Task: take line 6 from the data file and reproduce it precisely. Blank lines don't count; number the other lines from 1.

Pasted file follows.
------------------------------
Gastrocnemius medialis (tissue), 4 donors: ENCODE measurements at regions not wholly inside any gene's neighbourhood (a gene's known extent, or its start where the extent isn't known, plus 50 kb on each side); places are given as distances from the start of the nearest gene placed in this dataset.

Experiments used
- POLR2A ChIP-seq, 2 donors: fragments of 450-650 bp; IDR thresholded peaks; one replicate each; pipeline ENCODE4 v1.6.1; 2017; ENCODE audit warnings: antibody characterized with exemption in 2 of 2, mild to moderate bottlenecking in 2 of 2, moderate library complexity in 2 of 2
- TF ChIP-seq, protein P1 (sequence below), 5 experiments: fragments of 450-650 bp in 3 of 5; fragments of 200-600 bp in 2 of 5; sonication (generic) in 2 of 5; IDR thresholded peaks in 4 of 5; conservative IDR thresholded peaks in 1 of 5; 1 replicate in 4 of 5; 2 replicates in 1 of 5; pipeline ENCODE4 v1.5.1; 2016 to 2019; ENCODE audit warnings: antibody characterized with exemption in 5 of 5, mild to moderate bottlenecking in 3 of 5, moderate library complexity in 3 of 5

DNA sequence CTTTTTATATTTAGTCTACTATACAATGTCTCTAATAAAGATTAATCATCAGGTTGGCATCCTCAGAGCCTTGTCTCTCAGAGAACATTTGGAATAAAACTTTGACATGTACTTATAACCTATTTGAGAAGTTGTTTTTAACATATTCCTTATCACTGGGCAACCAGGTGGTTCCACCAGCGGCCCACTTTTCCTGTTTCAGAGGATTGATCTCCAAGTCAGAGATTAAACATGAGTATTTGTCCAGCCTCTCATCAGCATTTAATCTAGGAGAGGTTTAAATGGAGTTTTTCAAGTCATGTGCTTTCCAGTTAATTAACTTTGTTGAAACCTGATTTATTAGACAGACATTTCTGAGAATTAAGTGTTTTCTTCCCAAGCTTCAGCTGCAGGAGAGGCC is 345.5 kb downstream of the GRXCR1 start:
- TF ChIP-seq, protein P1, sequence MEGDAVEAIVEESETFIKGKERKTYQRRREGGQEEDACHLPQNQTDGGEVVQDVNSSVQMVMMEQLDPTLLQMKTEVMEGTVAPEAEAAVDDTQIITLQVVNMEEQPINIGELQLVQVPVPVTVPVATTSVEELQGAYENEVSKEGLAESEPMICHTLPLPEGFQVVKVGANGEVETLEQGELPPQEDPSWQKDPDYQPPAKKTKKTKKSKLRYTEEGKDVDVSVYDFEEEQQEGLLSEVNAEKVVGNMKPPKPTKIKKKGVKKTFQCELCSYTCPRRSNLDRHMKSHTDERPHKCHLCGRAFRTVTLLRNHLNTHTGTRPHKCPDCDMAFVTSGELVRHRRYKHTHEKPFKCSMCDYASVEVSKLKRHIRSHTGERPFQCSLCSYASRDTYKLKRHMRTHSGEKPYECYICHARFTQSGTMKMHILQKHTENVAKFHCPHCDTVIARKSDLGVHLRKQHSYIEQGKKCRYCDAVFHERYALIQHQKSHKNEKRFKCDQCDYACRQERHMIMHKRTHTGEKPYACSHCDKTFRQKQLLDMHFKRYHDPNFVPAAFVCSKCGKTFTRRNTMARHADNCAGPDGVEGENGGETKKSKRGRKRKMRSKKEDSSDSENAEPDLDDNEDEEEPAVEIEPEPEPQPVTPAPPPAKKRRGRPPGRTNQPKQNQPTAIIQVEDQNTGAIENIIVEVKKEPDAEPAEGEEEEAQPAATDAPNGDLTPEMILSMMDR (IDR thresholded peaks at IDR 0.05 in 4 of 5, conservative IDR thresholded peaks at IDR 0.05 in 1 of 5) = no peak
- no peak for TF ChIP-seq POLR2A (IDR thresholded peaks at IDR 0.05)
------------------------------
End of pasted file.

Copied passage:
- TF ChIP-seq, protein P1, sequence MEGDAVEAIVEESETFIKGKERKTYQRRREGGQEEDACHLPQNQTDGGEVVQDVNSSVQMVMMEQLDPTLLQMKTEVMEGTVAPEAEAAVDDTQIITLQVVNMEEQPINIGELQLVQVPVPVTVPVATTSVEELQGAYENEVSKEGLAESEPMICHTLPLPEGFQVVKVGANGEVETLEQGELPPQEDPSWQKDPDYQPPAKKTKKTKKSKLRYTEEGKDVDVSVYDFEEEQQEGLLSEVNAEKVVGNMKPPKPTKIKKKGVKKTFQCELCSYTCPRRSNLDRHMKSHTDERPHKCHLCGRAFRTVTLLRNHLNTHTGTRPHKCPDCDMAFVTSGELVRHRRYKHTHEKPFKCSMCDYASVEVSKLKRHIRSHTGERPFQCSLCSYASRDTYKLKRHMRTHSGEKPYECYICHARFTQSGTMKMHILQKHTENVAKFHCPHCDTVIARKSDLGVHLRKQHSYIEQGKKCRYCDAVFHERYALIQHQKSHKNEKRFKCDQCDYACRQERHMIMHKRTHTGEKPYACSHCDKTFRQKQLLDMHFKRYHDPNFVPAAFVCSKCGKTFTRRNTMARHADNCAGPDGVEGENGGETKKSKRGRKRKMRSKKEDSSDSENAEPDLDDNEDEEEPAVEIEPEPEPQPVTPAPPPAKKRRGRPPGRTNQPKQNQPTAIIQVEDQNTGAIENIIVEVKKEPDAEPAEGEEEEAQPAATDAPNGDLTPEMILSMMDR (IDR thresholded peaks at IDR 0.05 in 4 of 5, conservative IDR thresholded peaks at IDR 0.05 in 1 of 5) = no peak